Corey Holmes is the forgotten receiver on the Notre Dame depth chart. In this post, I’m going to make the case for why the redshirt sophomore should play – and hypothesize about what may be keeping him from the field.
Holmes was a four-star prospect from St. Thomas Aquinas (Fla.), who was considered both “highly overlooked” and “underrated” by professional talent evaluators coming out of high school. Holmes’ best attributes were his length, his speed and his route running ability. The then-senior was most often compared to T.J. Jones, a former Notre Dame captain who now plays on Sundays for the Detroit Lions.
Here are Holmes senior season highlights:
In the highlights, you see a receiver who is fast, who can get open and who does a fairly decent job of blocking downfield on running plays.
Holmes did enough to impress Notre Dame’s coaches in his freshman year, seeing the field for a few plays versus Rice & Michigan in 2014. But he’s sat since; the only opportunity for us to see him play has been during the 2015 Blue-Gold game.
COREY HOLMES CATCHES
In his best catch of the afternoon, Holmes (bottom of the screen) appears to stumble off the line. Travis Allen (#25), a walk-on DB, tries to check him and misses. Holmes finds a seam between the linebacker (Te’von Coney) and the deep safety (Nick Watkins). Everett Golson’s pass is high, but Holmes snags it without a problem. On his high school highlight reel, Holmes is listed as having a 39 inch vertical. That’s more than 5 inches higher that Will Fuller’s result at the NFL Combine recently.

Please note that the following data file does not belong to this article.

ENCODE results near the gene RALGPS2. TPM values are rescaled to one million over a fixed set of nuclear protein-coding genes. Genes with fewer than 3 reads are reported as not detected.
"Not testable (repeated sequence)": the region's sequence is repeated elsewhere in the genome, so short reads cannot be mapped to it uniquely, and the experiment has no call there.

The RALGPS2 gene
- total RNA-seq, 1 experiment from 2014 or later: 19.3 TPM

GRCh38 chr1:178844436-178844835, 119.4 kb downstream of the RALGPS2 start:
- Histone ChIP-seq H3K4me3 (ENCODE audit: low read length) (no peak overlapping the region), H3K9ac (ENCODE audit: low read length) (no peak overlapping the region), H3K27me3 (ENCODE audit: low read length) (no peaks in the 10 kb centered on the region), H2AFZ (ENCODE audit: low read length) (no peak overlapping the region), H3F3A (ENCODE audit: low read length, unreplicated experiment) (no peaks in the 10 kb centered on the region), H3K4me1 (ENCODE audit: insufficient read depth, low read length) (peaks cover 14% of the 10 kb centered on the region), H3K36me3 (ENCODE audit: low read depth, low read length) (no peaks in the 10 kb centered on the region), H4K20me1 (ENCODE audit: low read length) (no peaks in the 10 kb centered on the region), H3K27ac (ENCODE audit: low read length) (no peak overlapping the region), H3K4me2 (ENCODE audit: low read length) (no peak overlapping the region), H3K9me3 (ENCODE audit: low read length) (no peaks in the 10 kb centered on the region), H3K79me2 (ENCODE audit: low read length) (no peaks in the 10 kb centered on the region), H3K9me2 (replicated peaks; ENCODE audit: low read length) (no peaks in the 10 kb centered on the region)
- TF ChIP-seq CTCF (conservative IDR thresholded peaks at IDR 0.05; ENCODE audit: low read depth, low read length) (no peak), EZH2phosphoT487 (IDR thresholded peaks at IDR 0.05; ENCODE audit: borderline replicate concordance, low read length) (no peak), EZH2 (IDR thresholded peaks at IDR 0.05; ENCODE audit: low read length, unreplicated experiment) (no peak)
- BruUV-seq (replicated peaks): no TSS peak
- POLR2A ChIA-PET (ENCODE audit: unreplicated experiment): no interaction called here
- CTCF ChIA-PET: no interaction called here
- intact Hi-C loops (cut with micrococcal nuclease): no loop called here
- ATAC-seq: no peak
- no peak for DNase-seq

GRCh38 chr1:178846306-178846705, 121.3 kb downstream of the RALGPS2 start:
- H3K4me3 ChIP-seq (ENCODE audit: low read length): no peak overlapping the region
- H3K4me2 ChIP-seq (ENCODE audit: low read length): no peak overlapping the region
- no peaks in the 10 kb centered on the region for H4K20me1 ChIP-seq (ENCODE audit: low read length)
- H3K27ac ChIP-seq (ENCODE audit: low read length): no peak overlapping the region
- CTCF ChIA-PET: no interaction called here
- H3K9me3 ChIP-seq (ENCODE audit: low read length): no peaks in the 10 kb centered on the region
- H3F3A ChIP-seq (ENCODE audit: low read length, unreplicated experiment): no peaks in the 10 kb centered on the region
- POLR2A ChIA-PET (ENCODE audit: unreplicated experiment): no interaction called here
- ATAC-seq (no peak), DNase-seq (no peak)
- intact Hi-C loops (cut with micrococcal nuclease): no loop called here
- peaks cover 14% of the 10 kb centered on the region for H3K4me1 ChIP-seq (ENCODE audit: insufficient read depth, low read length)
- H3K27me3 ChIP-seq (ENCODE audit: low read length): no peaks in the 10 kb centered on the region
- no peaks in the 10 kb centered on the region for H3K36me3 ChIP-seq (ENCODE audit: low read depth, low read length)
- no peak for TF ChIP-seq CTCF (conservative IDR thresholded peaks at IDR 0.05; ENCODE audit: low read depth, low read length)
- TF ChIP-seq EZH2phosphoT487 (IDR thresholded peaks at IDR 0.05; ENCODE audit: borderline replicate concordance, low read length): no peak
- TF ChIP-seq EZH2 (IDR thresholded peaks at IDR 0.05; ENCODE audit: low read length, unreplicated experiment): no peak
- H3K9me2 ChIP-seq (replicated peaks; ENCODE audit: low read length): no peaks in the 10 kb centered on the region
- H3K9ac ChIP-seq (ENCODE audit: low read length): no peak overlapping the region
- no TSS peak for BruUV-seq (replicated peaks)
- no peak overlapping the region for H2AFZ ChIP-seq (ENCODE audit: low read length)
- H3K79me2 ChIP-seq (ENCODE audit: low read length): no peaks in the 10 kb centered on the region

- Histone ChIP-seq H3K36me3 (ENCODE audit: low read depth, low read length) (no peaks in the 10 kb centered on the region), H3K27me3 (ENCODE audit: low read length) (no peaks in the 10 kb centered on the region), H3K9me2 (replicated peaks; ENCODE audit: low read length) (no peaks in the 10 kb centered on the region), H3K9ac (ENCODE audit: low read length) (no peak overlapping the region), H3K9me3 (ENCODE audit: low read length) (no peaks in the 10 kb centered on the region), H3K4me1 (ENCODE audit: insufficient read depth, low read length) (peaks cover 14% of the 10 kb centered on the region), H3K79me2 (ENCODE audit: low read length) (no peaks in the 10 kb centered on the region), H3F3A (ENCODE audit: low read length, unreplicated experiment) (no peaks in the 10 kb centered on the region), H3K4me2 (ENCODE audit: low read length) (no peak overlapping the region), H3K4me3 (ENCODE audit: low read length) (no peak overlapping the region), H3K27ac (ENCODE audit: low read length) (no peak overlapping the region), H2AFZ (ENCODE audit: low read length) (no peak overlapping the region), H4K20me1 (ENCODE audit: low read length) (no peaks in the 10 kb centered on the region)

Two different catches here. On the left, Holmes (top of the screen) runs a slight comeback route and then leaps over an unprepared defender (Allen again) to make the first down grab. It’s a nice catch in traffic. On the right, it’s pretty straightfoward. Watkins is giving Holmes (bottom of the screen) a cushion, so Holmes runs six yards and stops. Malik Zaire’s pass is waiting for him. Holmes absorbs the hit without bobbling the ball.
COREY HOLMES GETS OPEN
Holmes (very top of the screen) beats his man – cornerback Jesse Bongiovi, who gives him a slight shove – and gets past deep safety Matthias Farley. It’s hard to say if Farley would had let him get over the top if Zaire’s pass wasn’t looking like a wounded duck. But Holmes was open if Zaire could have stepped into the pass instead of throwing off his back foot.
On a designed pass play, Zaire ends up feeling the pocket collapsing and scampers for a first down. Holmes – at the bottom of your screen – beats Devin Butler with a nice outside fake to inside pivot. My only criticism is that Holmes doesn’t get himself downfield enough to assist with blocking after Zaire continues to run – although Torii Hunter Jr. (#16 – middle of screen) appears to do the same.
Holmes can first be seen in the back of the end zone. He follows DeShone Kizer, who is on a rollout, and manages to get himself open a bit – despite some light holding by Nick Watkins. Unfortunately, Kizer throws the pass out of bounds. Holmes’ athletic attempt isn’t enough.
Holmes (lined up at the top of your screen), gets inside position against Nick Watkins. The throw is low; it’s difficult to tell from the broadcast if Holmes had an opportunity to get his hands under or if the ball skipped right when it got near him. Regardless, it’s an incomplete pass on what could have been six.
AREAS OF CONCERN
True freshman Equanimeous St. Brown passed Holmes on the depth chart last year. As Will Fuller’s backups, neither were expected to see a lot of playing time. Brown managed 15 snaps; Holmes never got one. When St. Brown was hurt during the Wake Forest game, Holmes was listed as Fuller’s backup for the Boston College, Stanford and Ohio State games.
While Holmes was considered a diamond in the rough coming out of high school, St. Brown was even more highly regarded.